Even the harshest critics of the Bible would have to concede a major point: the Bible does not gloss over human foibles and weaknesses. With the exception of the spotless and sinless Son of God, few Bible characters whose lives are presented in any detail in the Bible come away without their weaknesses and faults exposed. This goes even for the prophets. As stated before, the God these prophets served is perfect; the prophets who served Him were not. They, like the rest of us, were sinners in need of the righteousness of Christ to be credited to them by faith (see Rom. 3:22). From Noah to Peter, and everyone in between, all were sin-damaged creatures whose only hope was, as Ellen G. White says, to go before the Lord and say: “I have no merit or goodness whereby I may claim salvation, but I present before God the all-atoning blood of the spotless Lamb of God, which taketh away the sin of the world. This is my only plea. The name of Jesus gives me access to the Father. His ear, His heart, is open to my faintest pleading, and He supplies my deepest necessities.”—Faith and Works, p. 106.
Read Jeremiah 20:14–18. What does this passage tell us about the prophet’s state of mind concerning his own personal situation?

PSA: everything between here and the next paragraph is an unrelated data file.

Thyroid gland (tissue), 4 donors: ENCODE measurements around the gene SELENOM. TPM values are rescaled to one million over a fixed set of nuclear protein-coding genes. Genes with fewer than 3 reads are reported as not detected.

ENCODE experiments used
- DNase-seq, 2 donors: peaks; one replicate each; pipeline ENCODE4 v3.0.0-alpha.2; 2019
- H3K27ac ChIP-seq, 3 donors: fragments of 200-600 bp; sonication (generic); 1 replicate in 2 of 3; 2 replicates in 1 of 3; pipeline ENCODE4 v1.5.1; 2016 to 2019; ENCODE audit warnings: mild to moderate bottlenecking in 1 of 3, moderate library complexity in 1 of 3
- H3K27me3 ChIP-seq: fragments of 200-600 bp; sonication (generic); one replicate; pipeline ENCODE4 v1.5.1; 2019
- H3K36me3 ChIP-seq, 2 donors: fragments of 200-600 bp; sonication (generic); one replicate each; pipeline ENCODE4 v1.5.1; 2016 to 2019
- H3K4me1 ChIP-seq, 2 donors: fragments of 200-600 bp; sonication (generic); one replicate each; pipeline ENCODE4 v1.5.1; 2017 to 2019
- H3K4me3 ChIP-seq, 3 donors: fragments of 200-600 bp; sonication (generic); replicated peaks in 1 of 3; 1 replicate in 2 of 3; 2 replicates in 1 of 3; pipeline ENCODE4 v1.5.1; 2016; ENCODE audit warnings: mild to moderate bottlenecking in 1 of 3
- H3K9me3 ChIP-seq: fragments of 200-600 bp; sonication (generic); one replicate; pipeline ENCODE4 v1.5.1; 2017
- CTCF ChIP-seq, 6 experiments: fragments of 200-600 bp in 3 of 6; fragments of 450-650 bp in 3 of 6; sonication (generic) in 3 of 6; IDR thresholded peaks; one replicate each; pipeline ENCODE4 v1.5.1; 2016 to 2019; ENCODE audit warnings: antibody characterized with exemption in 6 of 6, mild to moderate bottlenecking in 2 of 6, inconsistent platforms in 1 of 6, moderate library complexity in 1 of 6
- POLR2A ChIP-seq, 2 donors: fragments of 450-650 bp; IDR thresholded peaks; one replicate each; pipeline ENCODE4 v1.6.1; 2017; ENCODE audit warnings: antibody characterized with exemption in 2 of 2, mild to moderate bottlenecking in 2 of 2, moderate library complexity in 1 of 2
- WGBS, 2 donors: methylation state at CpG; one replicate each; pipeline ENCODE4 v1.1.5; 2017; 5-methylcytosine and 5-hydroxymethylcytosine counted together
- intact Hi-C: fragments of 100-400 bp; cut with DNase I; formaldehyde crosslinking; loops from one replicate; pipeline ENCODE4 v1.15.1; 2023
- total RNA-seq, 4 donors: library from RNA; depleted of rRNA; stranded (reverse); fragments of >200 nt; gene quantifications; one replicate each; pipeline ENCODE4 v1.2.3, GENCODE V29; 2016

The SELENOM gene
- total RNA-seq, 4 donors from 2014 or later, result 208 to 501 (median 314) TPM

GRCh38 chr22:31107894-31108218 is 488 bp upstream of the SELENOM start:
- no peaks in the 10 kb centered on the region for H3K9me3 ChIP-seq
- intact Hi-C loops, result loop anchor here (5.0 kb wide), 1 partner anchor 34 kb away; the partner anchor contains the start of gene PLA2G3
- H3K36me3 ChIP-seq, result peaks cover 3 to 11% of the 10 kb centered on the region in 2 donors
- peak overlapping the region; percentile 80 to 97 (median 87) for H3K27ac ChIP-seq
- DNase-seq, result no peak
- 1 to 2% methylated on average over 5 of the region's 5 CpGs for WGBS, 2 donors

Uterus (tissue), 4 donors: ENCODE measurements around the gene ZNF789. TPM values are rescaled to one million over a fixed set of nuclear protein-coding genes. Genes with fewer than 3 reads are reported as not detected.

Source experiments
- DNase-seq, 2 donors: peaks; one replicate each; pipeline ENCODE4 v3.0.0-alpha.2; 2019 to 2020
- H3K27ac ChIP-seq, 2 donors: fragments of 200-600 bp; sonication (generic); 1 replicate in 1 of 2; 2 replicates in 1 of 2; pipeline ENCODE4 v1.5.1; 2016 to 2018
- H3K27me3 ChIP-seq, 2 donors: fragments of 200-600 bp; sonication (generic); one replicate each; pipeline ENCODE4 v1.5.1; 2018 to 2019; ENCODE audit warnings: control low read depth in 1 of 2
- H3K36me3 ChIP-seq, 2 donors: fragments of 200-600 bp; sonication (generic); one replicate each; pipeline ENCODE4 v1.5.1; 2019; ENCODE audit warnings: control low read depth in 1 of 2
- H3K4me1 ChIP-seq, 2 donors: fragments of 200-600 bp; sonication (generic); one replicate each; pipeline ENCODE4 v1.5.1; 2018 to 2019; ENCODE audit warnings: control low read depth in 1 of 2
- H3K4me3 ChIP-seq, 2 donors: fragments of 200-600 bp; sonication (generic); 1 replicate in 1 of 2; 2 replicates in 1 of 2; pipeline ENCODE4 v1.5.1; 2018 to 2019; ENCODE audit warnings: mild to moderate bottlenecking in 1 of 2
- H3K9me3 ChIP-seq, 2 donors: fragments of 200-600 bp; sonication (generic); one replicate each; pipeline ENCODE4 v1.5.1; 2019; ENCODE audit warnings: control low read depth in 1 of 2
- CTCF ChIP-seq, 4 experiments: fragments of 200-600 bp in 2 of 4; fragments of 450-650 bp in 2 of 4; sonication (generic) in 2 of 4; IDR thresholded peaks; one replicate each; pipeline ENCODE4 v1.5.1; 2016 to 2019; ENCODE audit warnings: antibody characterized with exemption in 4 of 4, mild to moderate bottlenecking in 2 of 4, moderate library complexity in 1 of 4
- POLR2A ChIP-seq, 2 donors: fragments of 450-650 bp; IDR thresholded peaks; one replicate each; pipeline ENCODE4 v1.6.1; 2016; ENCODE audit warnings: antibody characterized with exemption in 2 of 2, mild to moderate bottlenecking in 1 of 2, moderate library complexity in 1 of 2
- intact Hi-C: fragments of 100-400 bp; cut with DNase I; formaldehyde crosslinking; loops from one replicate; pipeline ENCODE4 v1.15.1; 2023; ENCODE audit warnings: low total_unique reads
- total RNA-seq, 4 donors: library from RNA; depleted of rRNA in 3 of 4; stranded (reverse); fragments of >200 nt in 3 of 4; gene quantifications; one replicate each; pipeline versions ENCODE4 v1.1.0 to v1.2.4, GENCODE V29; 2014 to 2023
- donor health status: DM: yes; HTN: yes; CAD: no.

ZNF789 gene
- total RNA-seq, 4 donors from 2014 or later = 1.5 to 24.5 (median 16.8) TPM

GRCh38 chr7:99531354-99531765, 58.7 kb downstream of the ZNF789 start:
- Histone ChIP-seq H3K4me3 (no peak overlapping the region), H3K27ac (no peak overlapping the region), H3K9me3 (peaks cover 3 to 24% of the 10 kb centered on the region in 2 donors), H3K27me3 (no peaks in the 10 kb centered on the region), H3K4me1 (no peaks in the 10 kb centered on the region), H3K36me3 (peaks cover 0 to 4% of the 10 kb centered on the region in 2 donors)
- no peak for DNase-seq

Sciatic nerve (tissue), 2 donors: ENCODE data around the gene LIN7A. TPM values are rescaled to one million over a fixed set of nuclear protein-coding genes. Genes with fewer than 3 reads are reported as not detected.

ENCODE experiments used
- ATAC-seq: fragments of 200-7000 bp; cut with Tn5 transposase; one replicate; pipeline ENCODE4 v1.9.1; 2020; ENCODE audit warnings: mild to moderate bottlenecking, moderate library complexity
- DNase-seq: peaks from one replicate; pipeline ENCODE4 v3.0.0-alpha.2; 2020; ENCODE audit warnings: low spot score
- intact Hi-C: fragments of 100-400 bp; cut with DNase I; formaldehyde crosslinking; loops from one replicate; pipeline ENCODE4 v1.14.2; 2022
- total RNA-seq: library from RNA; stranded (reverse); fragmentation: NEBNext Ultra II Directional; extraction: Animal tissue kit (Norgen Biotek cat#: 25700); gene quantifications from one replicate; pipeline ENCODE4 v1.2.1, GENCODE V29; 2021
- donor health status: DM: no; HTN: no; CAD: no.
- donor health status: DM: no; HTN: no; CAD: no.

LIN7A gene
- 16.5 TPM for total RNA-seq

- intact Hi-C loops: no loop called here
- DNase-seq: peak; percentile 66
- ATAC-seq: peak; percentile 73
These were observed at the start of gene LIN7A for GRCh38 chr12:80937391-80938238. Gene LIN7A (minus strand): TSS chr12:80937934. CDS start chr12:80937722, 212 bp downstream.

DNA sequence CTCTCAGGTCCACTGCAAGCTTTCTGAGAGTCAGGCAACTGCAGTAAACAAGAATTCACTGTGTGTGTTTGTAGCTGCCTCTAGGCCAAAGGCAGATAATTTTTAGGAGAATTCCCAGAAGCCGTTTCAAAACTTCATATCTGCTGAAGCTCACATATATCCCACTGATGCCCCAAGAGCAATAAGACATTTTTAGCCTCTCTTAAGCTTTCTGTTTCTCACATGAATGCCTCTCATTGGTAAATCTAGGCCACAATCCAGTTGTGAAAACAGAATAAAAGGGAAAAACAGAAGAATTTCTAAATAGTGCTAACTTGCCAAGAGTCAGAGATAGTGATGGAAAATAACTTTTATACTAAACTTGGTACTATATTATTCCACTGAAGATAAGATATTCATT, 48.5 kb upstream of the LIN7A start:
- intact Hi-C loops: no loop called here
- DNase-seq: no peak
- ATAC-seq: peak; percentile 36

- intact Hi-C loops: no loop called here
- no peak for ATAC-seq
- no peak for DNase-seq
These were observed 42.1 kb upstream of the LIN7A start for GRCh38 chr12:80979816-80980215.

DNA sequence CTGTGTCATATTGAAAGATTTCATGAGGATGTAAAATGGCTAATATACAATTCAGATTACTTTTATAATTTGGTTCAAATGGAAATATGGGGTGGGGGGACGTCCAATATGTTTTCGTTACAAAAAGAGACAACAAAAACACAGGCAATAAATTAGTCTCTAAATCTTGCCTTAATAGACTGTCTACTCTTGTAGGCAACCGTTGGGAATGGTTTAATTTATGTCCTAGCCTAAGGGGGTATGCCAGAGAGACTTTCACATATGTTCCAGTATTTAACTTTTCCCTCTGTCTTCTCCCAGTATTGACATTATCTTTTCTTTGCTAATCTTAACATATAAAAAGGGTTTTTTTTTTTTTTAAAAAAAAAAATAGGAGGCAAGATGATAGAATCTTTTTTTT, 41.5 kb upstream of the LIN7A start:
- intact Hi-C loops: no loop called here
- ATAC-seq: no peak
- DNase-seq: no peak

His words here, of course, remind us of Job’s, whose situation was much worse than Jeremiah’s (see Job 3). Though Jeremiah had the assurance that he was doing God’s will and the assurance that the Lord was with him, at this point the pain of his present situation consumed him. Whatever his intellectual understanding of what the truth was, for now it was overshadowed by his own sorrows.
At times, many people might find themselves in a similar situation: they might intellectually know all the promises of God, but they are so overwhelmed by sorrow and pain that these promises are pushed into the background, and all they can focus on is their immediate suffering. This is an understandable reaction; it doesn’t mean it’s a correct one, but it is understandable. What we see here again is the humanity of Jeremiah, which is similar to the humanity of us all.
Have you ever felt the way Jeremiah did here? If so, what did you learn from that experience that could help you better cope the next time you feel that way?
Adventist Sabbath School Lesson for Adults Q4 2015 «Jeremiah» Lesson 5 – More Woes for the Prophet